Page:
Secondly, many of the colleges you apply to will require you to write essays. You might think (or hope) that you’ll never see these essays again, but don’t delete your college essay files! These essays are not only great practice for writing scholarship essays, but you’ll actually be able to re-use many of them. Your college application essays will soon become the most important part for your scholarship application assembly line.
We’ll get back to writing essays in a minute, but before you have to write an essay, you’ve got to find the scholarships you want to apply for. This can actually be the hardest part of applying a scholarship! Many websites list scholarships and provide links to their application forms, including Proyecto Visión. Once you’ve found a couple of scholarships that you think you might qualify for, apply for them.
Mass Producing Scholarship Applications
By the time you’ve done a few scholarship applications, you’ll have a real idea of what different scholarships require you to provide. The basic thing to remember is that most every application requires the same information. This includes things like your name, high school GPA, the college you are planning to attend, letters of recommendation, and, of course, the essays. For your letters of recommendation, you can use copies of the same letters that you used for your college applications.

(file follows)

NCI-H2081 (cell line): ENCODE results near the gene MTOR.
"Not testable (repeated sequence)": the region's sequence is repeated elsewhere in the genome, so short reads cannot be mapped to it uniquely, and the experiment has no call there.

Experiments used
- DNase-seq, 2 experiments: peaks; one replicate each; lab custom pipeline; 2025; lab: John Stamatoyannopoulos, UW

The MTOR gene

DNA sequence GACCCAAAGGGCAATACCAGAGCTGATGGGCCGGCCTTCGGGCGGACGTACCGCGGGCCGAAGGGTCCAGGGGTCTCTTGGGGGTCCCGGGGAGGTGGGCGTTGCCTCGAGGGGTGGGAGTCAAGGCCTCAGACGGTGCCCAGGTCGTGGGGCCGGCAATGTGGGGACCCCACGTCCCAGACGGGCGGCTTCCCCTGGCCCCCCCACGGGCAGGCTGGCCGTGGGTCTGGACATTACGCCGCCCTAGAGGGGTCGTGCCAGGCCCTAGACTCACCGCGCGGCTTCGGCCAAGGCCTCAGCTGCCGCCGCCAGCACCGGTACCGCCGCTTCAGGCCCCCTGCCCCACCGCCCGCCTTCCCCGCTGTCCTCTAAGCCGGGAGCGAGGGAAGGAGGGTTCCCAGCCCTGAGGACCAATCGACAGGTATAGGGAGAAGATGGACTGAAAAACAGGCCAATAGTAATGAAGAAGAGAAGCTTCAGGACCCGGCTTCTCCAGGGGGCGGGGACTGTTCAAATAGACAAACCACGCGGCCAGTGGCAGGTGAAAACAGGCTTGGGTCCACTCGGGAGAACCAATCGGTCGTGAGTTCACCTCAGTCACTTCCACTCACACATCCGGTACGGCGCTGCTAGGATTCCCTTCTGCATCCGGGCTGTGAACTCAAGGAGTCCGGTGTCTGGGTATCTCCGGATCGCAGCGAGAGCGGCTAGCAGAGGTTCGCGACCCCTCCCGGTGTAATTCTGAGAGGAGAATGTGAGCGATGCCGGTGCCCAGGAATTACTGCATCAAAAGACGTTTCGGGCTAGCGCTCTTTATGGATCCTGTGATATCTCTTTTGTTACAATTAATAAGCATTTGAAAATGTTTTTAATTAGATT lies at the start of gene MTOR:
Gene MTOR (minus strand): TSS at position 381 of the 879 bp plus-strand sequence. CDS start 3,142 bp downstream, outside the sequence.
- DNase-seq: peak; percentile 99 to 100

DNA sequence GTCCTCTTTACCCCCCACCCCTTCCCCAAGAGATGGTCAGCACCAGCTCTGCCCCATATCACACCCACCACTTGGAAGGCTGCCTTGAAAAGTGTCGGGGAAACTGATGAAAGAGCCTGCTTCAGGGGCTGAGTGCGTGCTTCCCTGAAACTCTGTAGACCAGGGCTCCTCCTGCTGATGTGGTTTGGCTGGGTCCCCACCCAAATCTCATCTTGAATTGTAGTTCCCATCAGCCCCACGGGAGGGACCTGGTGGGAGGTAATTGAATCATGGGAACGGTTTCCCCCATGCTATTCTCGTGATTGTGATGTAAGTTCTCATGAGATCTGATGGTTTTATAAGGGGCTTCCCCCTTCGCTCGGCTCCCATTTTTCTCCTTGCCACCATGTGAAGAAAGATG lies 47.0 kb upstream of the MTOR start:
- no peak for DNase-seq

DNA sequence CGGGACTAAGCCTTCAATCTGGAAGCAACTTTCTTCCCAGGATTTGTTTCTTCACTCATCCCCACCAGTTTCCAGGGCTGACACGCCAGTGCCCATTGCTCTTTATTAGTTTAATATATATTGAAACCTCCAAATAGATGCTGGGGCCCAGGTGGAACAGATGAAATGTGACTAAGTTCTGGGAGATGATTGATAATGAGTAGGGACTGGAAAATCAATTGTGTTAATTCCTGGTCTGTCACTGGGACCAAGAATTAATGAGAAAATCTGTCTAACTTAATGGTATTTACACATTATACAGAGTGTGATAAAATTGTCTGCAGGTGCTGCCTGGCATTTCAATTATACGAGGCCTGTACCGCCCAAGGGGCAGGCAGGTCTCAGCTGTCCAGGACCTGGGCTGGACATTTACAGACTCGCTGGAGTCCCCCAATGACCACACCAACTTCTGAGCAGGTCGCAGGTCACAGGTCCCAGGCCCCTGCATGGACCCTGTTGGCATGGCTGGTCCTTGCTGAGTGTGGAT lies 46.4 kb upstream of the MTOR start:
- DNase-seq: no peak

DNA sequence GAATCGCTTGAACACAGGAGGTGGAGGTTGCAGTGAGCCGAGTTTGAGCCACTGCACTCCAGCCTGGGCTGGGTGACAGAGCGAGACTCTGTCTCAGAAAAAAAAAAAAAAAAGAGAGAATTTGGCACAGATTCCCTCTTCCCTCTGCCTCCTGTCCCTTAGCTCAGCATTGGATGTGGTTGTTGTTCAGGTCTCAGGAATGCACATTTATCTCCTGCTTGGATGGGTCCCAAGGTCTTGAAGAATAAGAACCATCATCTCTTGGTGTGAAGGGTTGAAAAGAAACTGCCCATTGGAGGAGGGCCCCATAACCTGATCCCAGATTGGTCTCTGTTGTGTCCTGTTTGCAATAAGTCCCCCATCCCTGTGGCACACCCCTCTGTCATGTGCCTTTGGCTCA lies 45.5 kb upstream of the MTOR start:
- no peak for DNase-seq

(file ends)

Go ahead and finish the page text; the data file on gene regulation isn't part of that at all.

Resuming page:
The most time-consuming part of most scholarship applications is the essay. But here’s where the assembly-line strategy really pays off: you’re not going to write a whole new essay each time you apply for a scholarship. When you apply for those first few scholarships, go back and look over all the essays you’ve written for your college applications. If you applied for as many colleges as I did, you’re almost sure to have written an essay that will match with the essay topic your scholarship application requires. If not, you might have to write new essays, but even then, you may be able to adapt portions of your college application essays for them.
That’s because most scholarships require you to write on one of only a few common topics: about a meaningful life experience, about a role model, or about why you are a good match for the scholarship organization’s goals. If you’re really lucky, they’ll just ask you to write an essay on a topic of your choice, whereupon you can just copy and paste the best essay you’ve written in the past. These similarities in essay topics mean that you can re-use your essays from previous applications. Just make sure to always read over your old essays again, because there might be a mistake that you didn’t notice before or they might have information that isn’t relevant.